Noble teamed behind the camera with graphic artist and pan-Africanist Elombe Brath; Paul Robeson’s granddaughter Susan Robeson, a researcher; and historian-scholar Paul Lee, who, with his brother Sunni Khalid, played a key role in producing some of the early specials focusing on Malcolm X. On camera, Noble rotated notable co-hosts such as Carol Jenkins, Felipe Luciano and Geraldo Rivera.

When, in the early ’80s, the local news shows began infusing chitchat and monkeyshines into the broadcasts, Noble’s anchoring duties were reduced because he refused to clown around on air. Relegated to weekends, he was finally assigned full time to produce and host Like It Is by the late ’90s. This one-hour weekly show proved to be a platinum setting for Noble’s talent as a provocative journalist, video historian and unapologetic “race man.”

During some 43 years on the air, Noble used the long-form format of Like It Is to create a treasure trove of exclusive footage on cultural and political leaders such as Paul Robeson, Frederick Douglass, Martin Luther King Jr., Adam Clayton Powell Jr., Muhammad Ali, Bill Cosby, Fannie Lou Hamer, Dizzy Gillespie, Marcus Garvey, Max Roach, Harry Belafonte, Sarah Vaughn, jazz pianist Erroll Garner and educator Adelaide Sanford.

Before the invention of VCRs and DVRs, devotees of Malcolm X would reliably skip church on his birthday and assassination weekends in order to watch Noble’s updated specials on the national Harlem icon.

In addition to these tall trees and the mountaintops, Noble dared take his cameras to the gritty and desperate bowels of the city. In 1981 he produced an extraordinary exposé on the scourge of heroin addiction gripping Harlem. “An Essay on Drugs” was his stunning TV account of this scabrous netherworld, featuring up-close scenes of street addicts blistered with pus sores surveying one another’s necks, groins and underarms for a clear, remaining vein suitable for injecting a syringe of liquefied heroin.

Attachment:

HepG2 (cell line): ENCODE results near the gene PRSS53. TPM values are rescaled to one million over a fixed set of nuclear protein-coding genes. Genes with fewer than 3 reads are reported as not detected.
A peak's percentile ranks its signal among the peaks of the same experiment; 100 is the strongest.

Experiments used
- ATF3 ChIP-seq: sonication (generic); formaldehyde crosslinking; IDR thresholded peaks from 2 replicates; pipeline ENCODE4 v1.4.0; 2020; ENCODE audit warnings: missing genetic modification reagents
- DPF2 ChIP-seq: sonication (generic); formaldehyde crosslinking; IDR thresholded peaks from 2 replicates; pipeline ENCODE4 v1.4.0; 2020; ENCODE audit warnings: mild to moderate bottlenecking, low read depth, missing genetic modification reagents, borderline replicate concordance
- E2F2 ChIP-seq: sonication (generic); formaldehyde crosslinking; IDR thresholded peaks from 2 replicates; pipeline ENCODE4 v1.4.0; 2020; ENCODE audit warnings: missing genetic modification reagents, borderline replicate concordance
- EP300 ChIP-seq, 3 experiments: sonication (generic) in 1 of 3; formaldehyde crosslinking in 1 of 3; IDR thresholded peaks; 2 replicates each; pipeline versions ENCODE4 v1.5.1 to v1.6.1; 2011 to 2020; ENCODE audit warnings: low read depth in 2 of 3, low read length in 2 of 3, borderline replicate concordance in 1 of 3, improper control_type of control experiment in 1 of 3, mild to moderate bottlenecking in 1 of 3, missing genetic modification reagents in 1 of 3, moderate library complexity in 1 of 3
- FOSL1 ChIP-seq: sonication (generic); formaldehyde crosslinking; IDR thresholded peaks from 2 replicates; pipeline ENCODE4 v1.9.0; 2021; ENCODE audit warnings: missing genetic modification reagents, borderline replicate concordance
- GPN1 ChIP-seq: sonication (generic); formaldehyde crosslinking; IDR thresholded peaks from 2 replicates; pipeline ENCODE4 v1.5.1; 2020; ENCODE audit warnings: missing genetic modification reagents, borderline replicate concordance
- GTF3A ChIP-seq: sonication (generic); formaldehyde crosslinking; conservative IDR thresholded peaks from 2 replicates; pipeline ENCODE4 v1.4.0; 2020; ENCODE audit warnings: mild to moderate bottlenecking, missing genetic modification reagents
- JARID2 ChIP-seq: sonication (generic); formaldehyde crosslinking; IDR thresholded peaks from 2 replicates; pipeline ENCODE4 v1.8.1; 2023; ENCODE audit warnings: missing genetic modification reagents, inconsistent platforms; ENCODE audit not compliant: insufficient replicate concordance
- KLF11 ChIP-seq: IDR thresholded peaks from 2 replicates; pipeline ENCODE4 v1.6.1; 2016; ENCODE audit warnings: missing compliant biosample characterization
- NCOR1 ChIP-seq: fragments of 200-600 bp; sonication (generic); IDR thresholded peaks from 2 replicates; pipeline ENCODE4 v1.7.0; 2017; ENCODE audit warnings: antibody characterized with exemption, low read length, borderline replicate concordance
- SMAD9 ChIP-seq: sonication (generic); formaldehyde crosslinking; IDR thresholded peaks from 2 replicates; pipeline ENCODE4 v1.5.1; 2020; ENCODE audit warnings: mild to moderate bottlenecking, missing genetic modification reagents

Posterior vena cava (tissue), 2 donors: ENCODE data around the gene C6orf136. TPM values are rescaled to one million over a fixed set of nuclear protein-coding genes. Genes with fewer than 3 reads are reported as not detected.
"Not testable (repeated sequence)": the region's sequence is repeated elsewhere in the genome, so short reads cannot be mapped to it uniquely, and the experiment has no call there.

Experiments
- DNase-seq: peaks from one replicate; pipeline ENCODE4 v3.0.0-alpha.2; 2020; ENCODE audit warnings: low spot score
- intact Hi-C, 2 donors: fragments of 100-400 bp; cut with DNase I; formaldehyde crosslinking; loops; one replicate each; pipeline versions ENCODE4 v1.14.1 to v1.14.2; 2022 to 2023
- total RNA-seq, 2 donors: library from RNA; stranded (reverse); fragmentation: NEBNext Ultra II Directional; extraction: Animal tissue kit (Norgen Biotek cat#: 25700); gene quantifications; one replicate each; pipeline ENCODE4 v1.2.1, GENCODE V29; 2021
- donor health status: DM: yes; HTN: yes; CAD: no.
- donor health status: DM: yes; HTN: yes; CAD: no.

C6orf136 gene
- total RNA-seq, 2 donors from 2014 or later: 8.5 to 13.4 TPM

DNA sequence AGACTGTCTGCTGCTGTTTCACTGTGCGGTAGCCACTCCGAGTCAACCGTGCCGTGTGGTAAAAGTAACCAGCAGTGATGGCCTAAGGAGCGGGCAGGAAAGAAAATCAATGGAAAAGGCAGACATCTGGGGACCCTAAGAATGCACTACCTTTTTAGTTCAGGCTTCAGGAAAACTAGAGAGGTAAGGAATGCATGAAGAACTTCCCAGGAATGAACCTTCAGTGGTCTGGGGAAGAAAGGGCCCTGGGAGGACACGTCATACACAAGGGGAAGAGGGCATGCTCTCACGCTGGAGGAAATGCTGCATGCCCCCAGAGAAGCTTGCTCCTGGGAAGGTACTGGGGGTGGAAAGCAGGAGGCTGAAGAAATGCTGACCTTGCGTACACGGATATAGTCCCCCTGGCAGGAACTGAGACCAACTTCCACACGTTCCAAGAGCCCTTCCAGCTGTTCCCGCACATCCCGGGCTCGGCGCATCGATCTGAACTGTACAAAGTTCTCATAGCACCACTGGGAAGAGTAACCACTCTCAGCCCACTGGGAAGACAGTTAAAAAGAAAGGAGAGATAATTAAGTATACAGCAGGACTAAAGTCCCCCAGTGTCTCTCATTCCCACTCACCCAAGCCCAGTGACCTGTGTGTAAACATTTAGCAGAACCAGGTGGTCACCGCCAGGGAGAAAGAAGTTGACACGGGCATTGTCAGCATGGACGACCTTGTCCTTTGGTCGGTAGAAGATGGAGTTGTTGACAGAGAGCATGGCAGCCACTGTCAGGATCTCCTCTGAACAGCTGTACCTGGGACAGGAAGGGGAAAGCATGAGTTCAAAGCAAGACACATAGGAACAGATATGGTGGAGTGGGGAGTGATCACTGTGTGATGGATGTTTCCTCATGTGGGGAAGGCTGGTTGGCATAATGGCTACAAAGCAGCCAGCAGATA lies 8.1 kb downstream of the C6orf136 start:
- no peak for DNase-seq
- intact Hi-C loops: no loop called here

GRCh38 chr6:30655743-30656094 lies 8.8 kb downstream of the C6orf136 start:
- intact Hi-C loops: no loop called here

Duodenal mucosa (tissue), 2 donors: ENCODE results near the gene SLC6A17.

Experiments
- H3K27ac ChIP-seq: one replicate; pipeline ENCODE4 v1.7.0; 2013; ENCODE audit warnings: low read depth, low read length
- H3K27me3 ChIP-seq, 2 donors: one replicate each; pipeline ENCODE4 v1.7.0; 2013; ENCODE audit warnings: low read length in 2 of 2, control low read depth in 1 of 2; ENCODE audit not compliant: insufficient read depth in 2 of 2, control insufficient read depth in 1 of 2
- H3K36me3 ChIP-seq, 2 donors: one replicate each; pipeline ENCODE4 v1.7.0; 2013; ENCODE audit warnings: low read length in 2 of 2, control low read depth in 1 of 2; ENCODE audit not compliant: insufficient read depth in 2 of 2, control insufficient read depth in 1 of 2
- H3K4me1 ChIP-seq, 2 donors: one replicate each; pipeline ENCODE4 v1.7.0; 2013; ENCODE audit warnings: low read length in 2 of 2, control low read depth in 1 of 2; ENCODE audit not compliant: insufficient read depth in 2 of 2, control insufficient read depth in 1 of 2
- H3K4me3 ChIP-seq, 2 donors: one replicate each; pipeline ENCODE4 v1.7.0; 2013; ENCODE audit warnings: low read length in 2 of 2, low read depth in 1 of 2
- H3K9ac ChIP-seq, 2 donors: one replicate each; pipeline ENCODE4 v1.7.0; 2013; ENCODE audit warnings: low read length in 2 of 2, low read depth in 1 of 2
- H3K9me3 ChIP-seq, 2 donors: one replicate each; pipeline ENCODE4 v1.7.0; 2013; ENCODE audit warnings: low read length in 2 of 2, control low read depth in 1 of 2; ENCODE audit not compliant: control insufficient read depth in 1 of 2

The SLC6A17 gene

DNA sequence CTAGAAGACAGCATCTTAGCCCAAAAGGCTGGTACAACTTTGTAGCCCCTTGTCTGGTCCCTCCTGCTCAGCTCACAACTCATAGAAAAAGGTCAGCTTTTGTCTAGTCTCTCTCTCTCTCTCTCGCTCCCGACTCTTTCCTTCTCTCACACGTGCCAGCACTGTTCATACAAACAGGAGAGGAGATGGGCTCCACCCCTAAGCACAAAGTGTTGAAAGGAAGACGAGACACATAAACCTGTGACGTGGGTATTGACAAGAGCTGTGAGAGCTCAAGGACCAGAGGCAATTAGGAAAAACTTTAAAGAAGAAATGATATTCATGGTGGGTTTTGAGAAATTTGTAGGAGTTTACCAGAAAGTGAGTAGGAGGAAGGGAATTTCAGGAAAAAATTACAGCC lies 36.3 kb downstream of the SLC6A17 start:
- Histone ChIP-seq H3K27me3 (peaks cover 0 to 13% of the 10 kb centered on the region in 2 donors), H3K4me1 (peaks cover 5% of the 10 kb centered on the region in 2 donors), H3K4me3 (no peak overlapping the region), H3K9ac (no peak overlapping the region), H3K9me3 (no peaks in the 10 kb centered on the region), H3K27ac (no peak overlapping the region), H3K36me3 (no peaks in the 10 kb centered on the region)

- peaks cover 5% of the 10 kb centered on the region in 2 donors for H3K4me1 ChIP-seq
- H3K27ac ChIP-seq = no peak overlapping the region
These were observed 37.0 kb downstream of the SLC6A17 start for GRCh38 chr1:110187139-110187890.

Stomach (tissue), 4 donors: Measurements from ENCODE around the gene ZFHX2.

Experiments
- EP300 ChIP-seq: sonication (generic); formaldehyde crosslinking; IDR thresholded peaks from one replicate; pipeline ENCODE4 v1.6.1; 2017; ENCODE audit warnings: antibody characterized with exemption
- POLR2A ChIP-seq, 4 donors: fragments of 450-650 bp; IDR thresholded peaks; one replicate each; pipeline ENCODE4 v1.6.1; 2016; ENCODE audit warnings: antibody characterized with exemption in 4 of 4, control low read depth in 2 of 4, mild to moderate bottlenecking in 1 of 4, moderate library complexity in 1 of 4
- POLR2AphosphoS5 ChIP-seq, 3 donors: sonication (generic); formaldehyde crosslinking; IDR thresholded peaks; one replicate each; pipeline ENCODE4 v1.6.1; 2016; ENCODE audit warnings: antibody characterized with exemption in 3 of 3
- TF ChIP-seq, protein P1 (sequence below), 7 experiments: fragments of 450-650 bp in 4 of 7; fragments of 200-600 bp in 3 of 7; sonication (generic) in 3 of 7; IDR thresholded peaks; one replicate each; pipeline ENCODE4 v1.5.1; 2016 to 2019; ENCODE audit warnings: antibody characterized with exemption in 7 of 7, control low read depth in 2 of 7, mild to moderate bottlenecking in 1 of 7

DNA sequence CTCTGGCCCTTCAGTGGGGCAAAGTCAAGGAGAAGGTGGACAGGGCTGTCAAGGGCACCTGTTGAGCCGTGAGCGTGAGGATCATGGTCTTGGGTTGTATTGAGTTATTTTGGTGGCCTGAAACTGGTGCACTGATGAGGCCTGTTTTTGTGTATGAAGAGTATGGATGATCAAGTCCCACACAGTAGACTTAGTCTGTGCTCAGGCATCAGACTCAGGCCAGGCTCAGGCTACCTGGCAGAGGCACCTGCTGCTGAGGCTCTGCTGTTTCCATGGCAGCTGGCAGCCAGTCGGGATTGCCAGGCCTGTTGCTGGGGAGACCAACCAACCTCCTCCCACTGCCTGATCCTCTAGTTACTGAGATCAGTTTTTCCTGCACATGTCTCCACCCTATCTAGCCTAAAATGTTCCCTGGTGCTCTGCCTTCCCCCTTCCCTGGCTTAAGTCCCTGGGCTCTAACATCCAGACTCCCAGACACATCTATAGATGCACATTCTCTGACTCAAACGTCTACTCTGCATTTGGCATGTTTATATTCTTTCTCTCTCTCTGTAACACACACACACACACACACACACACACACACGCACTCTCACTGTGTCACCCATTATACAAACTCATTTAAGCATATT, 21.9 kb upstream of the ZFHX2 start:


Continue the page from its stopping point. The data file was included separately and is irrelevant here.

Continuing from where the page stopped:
Always, Noble would return to the upbeat at home and the movers and shakers abroad.

As he had with Malcolm, he found Jamaica’s Prime Minister Michael Manley particularly instructive. He chatted up Maurice Bishop of Grenada, Julius Nyerere of Tanzania and Sékou Touré of Guinea, and characteristically clocking the decolonization process on the African continent, he queried Robert Mugabe as a guerrilla leader fighting in the bush of Mozambique and later as president of a liberated Zimbabwe.

Like It Is provides more new and valuable information and analysis than all the local news shows on all the local channels put together,” wrote Nat Hentoff in the Village Voice in 1982, when the show was seldom the focus of mainstream critics’ columns or reviewed for the treasure that it was. Nonetheless, Noble garnered seven Emmys, five honorary doctorates and several lifetime achievement awards, and he was most proud of the more than 650 plaques, citations and crystal-glass prizes the community awarded him over the years.

He did not make his mark without controversy.

In the early ’80s, several influential Jewish leaders pressured WABC-TV, demanding punishment for a discussion Noble aired on the Lebanon crisis. They argued that the panel discussion was “imbalanced” and “inaccurate.” Dozens of supporters were called on to picket the station to “Keep Your Hands Off Gil Noble.”

As protesters worked the streets, an ad hoc committee of black leaders worked the suites to block the station manager’s threat to ban Like It Is from addressing any international issues — including uprisings in the Caribbean islands of Jamaica, Haiti and Grenada, and the revolutions sweeping much of southern Africa at the time.

On a bleak, wintry night in Harlem, some 700 “friends of Like It Is” listened with their jaws tight at the Abyssinian Baptist Church as the Rev. Calvin O. Butts read a response from the station manager. The letter from WABC-TV Vice President William Fyffe promised the committee (novelist John O. Killens, City College professor Leonard Jeffries and others) that “In essence, the [Like It Is] format will continue as in the past.”

Assured that WABC-TV had not yielded to the Jewish leaders’ pressure to curtail if not altogether silence their treasured Voice of Reason, the Harlem crowd bundled up and strode defiantly out onto the boulevards, in step with that Leadbelly blues song: “Keep your hands off of him … he don’t belong to you.”

Brother Gil Noble will always belong to Harlem.

Originally published by The Root